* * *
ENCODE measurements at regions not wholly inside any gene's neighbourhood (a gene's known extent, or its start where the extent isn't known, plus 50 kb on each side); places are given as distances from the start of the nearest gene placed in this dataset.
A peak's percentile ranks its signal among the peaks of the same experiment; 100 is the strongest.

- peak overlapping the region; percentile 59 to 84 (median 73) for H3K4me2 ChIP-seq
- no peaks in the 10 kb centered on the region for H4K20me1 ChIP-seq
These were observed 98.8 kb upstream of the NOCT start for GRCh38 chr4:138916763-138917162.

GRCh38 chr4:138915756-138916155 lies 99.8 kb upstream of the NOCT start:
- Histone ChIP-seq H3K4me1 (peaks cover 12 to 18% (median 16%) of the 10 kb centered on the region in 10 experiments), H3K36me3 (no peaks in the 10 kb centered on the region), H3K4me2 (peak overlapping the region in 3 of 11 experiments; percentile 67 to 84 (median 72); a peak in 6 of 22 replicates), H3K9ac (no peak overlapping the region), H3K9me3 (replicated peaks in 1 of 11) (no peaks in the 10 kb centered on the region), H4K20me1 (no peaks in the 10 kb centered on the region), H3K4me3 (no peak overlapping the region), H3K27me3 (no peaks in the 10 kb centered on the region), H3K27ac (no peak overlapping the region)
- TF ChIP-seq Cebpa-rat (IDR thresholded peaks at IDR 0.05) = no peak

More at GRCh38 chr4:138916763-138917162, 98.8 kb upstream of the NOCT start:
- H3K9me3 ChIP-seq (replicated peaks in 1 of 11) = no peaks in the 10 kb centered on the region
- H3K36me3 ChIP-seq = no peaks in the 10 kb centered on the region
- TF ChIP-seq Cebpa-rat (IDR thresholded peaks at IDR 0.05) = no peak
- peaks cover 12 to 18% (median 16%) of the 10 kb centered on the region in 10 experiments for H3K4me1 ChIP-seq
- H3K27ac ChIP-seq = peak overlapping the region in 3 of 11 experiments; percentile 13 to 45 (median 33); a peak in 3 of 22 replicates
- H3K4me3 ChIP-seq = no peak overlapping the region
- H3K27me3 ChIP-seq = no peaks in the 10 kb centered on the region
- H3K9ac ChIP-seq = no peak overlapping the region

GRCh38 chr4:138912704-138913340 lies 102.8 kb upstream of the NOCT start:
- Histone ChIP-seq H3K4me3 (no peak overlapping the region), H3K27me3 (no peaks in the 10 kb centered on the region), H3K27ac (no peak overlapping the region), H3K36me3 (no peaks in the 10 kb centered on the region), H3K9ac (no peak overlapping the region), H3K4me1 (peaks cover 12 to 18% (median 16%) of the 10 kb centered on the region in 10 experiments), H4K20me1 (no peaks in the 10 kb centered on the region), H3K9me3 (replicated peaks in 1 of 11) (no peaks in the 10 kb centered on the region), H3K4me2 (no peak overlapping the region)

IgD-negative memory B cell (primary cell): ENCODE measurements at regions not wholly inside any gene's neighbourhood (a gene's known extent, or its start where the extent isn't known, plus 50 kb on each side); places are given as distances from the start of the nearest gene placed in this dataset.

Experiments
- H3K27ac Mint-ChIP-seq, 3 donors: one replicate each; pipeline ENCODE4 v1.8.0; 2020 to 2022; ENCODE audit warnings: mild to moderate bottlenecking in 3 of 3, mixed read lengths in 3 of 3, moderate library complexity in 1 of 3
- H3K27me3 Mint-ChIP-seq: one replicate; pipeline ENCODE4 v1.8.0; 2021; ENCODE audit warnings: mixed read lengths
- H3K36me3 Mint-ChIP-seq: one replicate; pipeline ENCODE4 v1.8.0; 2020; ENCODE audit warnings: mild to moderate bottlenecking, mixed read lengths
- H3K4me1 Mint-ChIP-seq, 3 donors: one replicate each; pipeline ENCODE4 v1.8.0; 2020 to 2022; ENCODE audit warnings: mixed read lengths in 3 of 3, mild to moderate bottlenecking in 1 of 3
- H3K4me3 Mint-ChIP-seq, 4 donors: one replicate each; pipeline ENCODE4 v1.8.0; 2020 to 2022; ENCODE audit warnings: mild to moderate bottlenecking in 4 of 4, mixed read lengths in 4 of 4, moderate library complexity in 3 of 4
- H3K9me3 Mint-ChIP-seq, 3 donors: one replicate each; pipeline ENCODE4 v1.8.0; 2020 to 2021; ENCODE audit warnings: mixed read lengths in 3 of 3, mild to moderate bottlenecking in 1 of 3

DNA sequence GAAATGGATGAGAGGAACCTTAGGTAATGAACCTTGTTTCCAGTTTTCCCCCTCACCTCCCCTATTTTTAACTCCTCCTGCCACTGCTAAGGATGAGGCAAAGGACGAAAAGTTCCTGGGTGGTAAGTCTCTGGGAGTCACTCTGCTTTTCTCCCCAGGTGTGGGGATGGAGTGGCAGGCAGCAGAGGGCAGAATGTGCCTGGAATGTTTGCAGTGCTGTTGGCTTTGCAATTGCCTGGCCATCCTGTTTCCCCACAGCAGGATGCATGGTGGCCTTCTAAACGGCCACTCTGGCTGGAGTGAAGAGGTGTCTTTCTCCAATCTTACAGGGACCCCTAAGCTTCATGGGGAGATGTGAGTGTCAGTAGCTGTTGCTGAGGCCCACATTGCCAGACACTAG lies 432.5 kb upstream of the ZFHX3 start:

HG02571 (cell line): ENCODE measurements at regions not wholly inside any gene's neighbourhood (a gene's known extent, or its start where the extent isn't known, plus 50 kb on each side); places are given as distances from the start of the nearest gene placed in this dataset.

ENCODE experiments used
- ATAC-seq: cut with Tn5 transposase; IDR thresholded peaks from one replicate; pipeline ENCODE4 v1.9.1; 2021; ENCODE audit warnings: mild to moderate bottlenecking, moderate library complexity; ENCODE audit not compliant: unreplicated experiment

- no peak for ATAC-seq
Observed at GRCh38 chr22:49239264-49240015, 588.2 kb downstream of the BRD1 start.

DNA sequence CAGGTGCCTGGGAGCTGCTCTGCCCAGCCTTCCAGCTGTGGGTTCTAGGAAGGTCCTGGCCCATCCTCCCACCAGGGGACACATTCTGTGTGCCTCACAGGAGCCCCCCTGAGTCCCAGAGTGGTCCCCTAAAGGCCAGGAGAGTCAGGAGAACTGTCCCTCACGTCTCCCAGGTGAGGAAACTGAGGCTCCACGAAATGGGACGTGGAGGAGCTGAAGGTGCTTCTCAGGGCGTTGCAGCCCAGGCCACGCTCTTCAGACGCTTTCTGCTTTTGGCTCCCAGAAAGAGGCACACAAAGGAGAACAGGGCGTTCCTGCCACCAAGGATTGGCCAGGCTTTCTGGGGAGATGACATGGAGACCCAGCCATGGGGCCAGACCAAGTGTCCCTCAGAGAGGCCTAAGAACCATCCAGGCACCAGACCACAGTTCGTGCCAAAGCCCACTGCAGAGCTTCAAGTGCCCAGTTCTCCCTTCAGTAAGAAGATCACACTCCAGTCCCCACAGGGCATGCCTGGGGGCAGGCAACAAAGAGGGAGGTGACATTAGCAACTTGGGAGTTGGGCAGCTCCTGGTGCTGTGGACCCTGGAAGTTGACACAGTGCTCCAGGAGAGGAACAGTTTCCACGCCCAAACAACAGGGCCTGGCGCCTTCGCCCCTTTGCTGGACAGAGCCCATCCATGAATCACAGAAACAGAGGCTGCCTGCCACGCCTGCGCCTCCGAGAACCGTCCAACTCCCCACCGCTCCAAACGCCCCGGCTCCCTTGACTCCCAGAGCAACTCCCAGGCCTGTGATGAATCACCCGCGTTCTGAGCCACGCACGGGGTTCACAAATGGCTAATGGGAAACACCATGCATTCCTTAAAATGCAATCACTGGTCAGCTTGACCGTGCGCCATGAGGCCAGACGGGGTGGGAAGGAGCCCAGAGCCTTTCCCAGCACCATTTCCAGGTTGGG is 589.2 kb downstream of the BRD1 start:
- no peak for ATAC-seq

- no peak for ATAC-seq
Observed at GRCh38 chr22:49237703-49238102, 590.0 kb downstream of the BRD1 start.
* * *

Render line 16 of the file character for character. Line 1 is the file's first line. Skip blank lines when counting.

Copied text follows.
- H3K27me3 ChIP-seq = no peaks in the 10 kb centered on the region